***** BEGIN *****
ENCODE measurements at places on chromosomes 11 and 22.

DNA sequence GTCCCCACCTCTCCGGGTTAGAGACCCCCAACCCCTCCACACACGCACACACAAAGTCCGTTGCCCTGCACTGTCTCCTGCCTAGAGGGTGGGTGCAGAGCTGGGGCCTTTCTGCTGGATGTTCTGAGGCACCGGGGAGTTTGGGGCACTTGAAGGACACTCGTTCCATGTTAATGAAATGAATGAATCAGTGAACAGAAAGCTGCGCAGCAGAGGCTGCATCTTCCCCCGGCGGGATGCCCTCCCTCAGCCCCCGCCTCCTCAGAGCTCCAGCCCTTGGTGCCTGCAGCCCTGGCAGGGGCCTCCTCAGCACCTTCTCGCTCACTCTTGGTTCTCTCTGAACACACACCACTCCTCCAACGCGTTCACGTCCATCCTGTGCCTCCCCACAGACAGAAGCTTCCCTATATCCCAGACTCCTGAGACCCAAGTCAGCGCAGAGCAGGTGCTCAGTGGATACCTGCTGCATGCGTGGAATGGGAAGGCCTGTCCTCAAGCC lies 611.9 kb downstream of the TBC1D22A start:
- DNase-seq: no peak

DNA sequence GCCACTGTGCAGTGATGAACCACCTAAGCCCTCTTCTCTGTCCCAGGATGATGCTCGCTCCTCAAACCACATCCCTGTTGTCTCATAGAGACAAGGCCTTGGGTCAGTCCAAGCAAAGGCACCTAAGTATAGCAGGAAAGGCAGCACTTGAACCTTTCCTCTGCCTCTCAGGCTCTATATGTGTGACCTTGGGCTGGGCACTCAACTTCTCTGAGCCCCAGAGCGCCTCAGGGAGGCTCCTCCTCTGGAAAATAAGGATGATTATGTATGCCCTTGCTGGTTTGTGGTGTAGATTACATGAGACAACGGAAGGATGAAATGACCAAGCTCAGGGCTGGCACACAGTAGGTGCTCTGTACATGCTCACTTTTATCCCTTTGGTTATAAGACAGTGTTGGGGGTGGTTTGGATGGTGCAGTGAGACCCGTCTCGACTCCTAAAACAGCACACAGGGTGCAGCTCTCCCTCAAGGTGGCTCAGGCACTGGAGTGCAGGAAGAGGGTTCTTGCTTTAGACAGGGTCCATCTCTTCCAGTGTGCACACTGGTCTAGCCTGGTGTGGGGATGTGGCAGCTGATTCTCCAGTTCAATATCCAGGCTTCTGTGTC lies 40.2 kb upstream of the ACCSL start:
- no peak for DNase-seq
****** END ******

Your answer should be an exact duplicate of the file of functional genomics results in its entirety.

ENCODE measurements at places on chromosomes 11 and 22.

DNA sequence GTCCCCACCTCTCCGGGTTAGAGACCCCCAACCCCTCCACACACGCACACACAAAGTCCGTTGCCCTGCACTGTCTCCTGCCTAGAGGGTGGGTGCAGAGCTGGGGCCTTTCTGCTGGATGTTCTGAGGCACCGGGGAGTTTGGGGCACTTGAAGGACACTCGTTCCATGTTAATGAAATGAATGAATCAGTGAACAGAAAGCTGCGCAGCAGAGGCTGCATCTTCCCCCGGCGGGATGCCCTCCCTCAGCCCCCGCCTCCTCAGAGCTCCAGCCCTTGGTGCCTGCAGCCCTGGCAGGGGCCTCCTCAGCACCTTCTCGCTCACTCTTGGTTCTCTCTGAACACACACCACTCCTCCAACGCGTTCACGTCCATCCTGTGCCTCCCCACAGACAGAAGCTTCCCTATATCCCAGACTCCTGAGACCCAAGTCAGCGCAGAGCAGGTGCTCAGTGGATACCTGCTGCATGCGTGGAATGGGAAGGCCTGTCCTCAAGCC lies 611.9 kb downstream of the TBC1D22A start:
- DNase-seq: no peak

DNA sequence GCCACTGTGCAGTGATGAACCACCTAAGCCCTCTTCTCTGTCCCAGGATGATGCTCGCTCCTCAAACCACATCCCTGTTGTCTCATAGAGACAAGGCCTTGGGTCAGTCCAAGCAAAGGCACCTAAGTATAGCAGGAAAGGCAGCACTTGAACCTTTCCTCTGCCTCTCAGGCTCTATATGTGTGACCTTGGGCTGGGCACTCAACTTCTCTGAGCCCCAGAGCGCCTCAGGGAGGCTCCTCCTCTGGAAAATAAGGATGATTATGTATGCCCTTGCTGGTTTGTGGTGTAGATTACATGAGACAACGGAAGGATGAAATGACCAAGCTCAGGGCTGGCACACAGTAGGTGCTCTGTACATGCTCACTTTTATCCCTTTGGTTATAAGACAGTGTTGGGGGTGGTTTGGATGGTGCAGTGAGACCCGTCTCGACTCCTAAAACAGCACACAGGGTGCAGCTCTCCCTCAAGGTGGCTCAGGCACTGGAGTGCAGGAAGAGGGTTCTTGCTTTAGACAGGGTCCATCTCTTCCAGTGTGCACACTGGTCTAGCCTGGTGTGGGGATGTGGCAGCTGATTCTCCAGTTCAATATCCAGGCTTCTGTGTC lies 40.2 kb upstream of the ACCSL start:
- no peak for DNase-seq